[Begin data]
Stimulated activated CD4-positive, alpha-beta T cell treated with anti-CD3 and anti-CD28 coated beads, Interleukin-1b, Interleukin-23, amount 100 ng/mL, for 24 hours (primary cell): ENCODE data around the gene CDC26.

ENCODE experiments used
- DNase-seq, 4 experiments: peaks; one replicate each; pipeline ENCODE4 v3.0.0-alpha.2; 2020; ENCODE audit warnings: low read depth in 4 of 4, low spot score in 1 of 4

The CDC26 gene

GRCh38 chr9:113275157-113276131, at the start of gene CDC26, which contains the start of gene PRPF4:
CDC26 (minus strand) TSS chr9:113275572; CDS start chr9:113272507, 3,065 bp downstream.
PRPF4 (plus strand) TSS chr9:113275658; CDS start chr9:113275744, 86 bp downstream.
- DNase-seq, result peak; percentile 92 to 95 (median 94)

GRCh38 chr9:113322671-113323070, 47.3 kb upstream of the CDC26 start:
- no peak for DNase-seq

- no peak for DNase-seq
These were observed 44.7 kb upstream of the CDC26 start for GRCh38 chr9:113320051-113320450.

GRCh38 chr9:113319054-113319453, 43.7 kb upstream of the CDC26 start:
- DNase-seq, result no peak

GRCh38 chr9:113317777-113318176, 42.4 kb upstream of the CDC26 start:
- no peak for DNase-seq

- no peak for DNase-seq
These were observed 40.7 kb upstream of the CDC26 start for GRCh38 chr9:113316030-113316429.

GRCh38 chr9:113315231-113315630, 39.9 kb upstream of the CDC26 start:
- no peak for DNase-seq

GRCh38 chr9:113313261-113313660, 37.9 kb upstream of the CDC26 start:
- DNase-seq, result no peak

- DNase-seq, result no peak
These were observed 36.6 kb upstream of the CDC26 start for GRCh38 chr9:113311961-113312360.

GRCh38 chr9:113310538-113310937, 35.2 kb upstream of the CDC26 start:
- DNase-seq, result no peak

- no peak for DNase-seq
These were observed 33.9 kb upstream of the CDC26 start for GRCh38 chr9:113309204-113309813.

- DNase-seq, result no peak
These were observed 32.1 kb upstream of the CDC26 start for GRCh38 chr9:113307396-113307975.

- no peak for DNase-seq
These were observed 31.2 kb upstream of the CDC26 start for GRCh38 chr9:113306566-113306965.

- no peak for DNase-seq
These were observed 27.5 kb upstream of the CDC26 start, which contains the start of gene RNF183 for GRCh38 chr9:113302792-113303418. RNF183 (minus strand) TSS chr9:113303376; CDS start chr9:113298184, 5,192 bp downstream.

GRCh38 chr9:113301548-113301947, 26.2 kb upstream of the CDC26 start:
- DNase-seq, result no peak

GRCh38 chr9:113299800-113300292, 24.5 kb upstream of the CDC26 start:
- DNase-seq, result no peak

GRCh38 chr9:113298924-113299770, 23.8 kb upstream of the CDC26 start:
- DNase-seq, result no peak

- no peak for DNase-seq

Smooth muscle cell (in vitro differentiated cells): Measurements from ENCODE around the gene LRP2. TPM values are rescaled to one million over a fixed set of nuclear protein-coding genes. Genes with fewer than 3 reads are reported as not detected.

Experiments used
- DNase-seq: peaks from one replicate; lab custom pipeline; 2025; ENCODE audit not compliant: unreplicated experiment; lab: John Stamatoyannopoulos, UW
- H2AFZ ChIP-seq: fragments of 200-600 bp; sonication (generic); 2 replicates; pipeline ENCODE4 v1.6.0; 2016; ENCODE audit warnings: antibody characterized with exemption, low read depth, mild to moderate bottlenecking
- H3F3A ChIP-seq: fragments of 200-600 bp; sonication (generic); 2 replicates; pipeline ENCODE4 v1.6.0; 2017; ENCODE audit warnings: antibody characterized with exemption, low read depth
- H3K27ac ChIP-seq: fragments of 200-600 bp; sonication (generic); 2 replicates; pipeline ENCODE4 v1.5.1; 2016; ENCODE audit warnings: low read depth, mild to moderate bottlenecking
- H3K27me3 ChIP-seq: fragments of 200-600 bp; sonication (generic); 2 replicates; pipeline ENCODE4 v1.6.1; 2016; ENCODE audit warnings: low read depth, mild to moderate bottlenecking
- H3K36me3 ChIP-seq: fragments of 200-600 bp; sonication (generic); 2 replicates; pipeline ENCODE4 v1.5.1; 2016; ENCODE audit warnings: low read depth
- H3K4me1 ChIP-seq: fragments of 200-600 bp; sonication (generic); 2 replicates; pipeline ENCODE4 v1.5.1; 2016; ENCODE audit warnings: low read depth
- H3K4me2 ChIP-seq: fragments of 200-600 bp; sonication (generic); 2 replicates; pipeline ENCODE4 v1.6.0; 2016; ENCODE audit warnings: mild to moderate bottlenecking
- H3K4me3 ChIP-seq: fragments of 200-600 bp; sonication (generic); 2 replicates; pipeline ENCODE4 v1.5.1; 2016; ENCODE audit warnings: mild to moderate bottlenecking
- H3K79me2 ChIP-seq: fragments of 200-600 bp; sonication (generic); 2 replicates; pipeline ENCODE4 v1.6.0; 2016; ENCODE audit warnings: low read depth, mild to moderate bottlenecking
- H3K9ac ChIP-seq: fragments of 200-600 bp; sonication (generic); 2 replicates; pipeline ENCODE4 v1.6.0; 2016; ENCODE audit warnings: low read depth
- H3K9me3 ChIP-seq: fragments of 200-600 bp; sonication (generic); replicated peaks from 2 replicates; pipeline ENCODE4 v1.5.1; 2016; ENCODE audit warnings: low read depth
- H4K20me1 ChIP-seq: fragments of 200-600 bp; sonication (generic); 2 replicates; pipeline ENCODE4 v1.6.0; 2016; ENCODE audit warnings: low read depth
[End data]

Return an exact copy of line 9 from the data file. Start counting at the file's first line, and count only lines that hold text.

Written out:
GRCh38 chr9:113322671-113323070, 47.3 kb upstream of the CDC26 start: